Marc Kasowitz, Trump’s lawyer in the case, has made a variety of legal arguments seeking its dismissal. He has argued that the Constitution’s supremacy clause prevents a state court from hearing an action against a sitting president, and that even if the New York court disagreed, it should stay the case during the Trump presidency to prevent “a private witch hunt that could threaten to interfere with the operations of the executive branch and the federal government.”
Kasowitz has also argued that because the allegedly defamatory statements were made during a national political campaign, they should be viewed as “part of the expected fiery rhetoric, hyperbole and opinion that is squarely protected by the First Amendment.”
The day after Trump was sworn in as president in January, some of his accusers marched in Washington, drawing cheers from fellow protesters, including actress Ashley Judd.
“She was telling us to stay strong, that we did the right thing,” said Taggart.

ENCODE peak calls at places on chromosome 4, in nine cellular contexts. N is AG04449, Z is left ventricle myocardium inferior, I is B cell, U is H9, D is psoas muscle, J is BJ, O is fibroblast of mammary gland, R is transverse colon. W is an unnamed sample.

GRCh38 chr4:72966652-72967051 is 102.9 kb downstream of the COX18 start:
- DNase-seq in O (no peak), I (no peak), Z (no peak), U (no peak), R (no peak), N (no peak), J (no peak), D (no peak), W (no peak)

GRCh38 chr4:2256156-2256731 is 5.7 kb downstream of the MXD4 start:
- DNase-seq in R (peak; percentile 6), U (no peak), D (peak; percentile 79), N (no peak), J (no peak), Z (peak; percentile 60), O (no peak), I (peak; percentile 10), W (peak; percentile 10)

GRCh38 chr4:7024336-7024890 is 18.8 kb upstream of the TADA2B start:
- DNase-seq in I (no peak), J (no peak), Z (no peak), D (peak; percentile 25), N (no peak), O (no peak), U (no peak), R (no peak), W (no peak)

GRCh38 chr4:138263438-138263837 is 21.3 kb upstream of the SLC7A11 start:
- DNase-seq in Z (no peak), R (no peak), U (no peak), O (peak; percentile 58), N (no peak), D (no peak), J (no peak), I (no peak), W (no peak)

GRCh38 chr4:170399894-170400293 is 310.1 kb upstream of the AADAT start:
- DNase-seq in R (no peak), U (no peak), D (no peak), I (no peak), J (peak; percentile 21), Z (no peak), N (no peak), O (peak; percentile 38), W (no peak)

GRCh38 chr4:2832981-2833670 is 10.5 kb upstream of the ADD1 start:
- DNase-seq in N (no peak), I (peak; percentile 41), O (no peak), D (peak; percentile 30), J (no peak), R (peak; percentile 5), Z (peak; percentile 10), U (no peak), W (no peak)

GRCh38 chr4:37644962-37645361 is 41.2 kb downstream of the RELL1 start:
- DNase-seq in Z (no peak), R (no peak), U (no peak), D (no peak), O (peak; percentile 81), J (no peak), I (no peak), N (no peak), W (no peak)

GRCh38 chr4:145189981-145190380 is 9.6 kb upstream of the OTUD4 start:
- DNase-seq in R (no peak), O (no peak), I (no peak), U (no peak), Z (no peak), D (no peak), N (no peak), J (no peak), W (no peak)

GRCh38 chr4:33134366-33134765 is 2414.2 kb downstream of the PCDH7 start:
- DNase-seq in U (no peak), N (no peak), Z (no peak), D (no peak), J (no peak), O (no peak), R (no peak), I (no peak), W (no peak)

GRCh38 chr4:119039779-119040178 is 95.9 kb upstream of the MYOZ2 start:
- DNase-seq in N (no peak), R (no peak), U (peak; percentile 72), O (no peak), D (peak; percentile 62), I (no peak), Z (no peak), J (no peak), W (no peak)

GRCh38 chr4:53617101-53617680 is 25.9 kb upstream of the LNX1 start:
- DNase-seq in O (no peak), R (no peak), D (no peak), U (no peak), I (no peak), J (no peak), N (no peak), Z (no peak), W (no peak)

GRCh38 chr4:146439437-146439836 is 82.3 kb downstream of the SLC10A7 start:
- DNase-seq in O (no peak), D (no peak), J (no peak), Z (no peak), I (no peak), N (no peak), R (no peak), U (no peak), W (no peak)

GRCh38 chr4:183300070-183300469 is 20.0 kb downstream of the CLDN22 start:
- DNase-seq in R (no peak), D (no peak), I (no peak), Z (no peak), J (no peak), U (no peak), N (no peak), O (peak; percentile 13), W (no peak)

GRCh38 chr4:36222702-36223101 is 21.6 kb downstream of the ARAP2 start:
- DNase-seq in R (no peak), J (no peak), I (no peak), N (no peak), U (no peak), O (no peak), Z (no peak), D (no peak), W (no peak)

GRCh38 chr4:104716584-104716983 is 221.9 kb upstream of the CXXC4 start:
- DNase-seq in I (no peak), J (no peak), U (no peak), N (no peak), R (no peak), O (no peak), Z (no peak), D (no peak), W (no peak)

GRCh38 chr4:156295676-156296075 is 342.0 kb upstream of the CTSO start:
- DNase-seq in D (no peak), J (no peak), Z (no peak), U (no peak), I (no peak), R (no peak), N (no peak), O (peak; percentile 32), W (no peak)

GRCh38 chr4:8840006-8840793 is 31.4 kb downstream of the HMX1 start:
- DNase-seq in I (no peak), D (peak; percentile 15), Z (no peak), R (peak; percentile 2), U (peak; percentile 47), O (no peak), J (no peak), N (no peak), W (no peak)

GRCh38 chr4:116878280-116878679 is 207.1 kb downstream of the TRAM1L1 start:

Since then, Judd has helped to unleash an avalanche of accusations against film producer Harvey Weinstein, leading to his dismissal from his company and inspiring others to go public with complaints about other prominent male bosses.
Rachel Crooks, who said that, in 2005, Trump kissed her on the mouth when she was working as a young receptionist at Trump Tower in Manhattan, has been heartened to see the recent allegations bring about change.
But she could not help seeing a contrast to how things played out for the Trump accusers.
“You do wonder,” Crooks said, “how can the country forget about us?”